Stillwater News Press

January 18, 2013

Cyclists say Armstrong made mistakes but applaud his foundation efforts

By Chase Rheam
Stillwater NewsPress

STILLWATER, Okla. — Amid controversy from the airing of an interview with Oprah Winfrey, the Associated Press reports cyclist Lance Armstrong was stripped of his Olympic bronze medal he won at the 2000 Olympic Games in Sidney. Armstrong admitted to doping during his career in the interview. The second part of the two-part interview airs Friday night.

Stillwater cyclists have opinions on the confession. Mary Cash, with Cooper’s Bicycles, said the news is a mixed bag.

“Lance Armstrong made a mistake and it was bad for the people in the sport,” Cash said. “It hurt the sport. On the other hand, he’s done a lot of good both for the sport and for other people through his Livestrong Foundation. He has given back.”

Scott Nutt, who has taken part in multiple rides and travels approximately 6,100 miles a year while biking, agreed it was a let down personally, but Armstrong had used his name for good.

“I admired what he had done and I really admired how he used his position of celebrity for the Livestrong Foundation,” he said.

According to Armstrong’s official website, he announced his return to cycling and his promotion of the Livestrong Global Cancer Campaign at the Clinton Global Initiative in New York City on Sept. 24, 2008. According to the Livestrong Foundation’s website, the group has raised more than $470 million since it’s inception in 1997. Armstrong resigned as chairman of the foundation last year.

Kevin Mussett, who has bicycled for approximately 18 years, thinks the potential impact will be small.

“I think it’s had its impact,” Mussett said. “I think most people with any knowledge probably knew before his admission that he had done it. I think if it was going to have an impact, it would have already happened.”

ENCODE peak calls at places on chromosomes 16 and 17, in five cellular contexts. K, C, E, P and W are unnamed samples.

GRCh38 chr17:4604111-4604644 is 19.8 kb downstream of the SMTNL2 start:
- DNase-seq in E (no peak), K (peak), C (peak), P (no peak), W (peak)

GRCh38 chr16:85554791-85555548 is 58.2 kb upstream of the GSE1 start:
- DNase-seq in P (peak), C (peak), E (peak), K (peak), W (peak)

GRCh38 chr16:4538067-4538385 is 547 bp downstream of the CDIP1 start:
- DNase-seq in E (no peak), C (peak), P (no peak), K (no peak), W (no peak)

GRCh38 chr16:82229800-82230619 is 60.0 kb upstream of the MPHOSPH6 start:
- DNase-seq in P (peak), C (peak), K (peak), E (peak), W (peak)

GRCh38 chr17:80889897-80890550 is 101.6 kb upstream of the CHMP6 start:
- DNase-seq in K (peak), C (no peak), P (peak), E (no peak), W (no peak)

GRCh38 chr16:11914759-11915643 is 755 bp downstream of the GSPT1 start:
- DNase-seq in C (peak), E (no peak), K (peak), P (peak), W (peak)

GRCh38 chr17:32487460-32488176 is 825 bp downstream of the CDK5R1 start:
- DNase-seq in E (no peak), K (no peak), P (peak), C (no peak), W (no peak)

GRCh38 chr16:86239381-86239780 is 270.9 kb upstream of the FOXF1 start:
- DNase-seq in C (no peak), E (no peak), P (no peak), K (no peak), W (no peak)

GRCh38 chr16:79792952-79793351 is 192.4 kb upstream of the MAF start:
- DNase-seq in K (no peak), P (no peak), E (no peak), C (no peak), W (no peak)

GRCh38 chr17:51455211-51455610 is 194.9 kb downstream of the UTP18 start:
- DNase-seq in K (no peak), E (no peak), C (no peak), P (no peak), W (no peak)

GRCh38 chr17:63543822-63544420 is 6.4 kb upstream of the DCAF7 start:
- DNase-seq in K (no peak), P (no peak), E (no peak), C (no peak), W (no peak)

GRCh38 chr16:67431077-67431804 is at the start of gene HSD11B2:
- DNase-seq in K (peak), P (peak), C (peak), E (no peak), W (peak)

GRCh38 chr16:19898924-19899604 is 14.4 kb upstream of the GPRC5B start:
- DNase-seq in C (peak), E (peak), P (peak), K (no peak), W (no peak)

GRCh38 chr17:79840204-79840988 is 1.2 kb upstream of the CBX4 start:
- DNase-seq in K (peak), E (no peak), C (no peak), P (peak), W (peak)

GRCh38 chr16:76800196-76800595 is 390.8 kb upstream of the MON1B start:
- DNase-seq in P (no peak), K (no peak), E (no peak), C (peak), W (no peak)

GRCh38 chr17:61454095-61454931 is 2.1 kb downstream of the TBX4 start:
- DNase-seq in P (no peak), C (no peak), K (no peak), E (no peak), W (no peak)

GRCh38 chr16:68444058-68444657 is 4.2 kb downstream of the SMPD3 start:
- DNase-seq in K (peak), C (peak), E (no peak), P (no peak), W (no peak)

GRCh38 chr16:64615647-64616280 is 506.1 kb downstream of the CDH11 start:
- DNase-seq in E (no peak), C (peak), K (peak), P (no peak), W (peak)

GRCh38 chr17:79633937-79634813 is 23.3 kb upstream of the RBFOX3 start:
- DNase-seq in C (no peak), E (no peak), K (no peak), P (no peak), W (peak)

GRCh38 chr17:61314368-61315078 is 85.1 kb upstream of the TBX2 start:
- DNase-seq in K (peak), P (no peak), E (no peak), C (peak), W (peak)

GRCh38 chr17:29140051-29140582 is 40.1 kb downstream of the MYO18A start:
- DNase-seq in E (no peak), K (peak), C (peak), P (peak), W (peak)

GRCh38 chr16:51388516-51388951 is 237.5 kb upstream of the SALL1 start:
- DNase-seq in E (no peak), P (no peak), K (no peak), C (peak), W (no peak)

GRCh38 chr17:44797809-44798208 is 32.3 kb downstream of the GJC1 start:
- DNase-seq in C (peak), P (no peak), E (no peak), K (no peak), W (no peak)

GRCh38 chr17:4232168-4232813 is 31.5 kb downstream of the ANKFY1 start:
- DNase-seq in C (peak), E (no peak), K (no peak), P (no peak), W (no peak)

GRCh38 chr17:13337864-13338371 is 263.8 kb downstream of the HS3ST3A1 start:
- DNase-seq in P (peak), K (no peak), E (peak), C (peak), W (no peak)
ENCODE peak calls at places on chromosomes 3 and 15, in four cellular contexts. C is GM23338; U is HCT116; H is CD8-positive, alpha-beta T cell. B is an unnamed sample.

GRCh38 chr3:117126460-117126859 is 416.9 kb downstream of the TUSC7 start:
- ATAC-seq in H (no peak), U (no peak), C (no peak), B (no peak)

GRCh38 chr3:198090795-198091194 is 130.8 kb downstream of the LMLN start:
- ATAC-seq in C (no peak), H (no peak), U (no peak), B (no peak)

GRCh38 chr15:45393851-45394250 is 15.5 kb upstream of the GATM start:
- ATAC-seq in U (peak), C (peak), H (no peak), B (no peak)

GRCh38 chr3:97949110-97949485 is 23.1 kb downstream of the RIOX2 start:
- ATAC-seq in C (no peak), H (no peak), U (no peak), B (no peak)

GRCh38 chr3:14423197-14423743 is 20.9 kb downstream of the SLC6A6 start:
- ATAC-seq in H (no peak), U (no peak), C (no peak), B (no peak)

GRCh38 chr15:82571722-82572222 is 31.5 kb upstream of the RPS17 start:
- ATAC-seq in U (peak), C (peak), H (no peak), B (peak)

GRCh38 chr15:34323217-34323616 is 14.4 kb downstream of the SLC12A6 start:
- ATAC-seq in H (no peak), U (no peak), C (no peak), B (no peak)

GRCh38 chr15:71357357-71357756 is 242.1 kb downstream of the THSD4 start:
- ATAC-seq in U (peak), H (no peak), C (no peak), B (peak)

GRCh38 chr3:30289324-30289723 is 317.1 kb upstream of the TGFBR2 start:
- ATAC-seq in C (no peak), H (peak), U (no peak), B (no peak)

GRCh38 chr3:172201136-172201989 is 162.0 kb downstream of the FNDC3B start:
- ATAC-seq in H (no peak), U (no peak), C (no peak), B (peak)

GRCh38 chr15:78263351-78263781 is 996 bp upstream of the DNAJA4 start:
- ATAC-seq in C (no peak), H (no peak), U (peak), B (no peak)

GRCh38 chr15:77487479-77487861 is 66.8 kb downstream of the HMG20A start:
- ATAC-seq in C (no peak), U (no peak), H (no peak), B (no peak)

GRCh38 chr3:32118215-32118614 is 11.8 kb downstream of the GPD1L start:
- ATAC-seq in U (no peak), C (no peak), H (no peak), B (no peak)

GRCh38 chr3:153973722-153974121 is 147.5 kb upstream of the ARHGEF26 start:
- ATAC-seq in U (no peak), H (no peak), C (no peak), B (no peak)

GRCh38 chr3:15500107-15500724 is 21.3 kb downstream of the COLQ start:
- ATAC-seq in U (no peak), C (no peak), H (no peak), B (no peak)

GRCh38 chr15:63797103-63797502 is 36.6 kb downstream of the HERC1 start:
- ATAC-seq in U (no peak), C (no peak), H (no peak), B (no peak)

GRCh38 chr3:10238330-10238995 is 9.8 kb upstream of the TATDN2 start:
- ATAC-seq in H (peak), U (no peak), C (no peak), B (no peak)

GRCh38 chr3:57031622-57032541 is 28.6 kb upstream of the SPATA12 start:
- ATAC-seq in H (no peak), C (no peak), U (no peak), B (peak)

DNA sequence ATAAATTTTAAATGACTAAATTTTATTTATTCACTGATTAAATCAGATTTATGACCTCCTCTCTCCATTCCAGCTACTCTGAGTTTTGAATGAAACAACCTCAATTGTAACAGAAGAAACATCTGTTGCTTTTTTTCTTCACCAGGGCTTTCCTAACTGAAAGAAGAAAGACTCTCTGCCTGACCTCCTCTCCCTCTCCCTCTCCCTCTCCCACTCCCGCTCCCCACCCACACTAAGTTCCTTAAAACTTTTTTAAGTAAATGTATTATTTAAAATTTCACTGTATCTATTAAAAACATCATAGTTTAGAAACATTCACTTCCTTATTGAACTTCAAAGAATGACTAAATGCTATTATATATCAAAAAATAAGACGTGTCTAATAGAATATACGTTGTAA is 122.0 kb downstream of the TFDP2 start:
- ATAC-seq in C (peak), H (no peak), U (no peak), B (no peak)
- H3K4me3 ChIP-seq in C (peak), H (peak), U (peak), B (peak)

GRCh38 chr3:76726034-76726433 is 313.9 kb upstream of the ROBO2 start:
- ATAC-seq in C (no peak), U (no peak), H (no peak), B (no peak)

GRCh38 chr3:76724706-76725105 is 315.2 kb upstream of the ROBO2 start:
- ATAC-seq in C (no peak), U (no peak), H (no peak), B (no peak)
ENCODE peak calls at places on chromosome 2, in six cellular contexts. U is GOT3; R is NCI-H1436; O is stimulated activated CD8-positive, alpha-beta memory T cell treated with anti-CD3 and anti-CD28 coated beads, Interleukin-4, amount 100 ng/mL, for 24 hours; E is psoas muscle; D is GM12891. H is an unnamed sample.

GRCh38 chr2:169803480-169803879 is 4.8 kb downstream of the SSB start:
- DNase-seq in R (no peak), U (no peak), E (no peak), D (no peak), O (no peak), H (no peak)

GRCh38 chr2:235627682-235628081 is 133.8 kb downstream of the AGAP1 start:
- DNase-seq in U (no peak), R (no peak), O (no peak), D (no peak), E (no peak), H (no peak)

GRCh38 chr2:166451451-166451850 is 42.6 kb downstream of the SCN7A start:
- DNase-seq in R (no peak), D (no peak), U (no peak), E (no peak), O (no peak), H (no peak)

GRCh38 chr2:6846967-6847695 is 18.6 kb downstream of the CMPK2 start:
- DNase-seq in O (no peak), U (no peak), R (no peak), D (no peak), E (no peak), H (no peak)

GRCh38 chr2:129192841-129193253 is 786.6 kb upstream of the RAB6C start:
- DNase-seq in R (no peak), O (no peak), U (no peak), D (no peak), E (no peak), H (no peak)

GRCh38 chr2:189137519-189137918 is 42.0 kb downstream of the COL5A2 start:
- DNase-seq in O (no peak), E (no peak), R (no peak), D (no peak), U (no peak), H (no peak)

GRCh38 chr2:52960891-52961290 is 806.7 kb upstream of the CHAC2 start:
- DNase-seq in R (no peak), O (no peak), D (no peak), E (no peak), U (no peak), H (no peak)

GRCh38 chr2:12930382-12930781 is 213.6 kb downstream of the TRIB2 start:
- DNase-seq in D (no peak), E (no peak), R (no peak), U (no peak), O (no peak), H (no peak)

Mussett said the foundation’s impact has had such a positive effect, it’s hard to write Armstrong off because of the doping.

“I would say that we’re all disappointed in that,” Mussett said. “But because of what he did for bicycling, the awareness he created through bicycling, it would have been an obscure European sport had it not been for him.”

Cash said bicycling is not the only sport that deals with doping.

“I think it would be unfair to put bicycling as a sport under any greater microscope than say running because they’ve had issues with their medals being pulled,” Cash said. “It happens in every sport.”

Mussett said he hopes the sport of cycling would begin to clean itself up because of the Armstrong situation.

“But it’s quite familiar to baseball and football and other sports,” he said.

He said his hope is the disappointment and pressure from the public would prompt other cyclists to reconsider.

For Nutt, the sport was tarnished already.

“It’s a disappointment for sure to find out he was a part of that,” Nutt said. “But I think the entire field was doping.”

He said testing is always attempting to keep up with the latest performance enhancing drugs.

“I don’t think the system is foolproof and I think that pharmaceuticals and whatever they’re using for doping changes so quickly, it’s hard for them to run their program effectively,” Nutt said.

Cash said she hopes Armstrong’s confession will set an example for young athletes.

“I think it’s teaching the young people in this sport and other sports that you can’t get away with it, which is a good thing,” she said.

She said she doesn’t believe the announcement would have an impact on other’s view of the sport or the sale of bicycles because Armstrong is no longer a race leader.

Nutt agreed, saying he doesn’t believe it will impact those in Stillwater.

“I doubt it,” he said.

“I don’t think it will have a negative impact. Stillwater is experiencing amazing cycling growth.”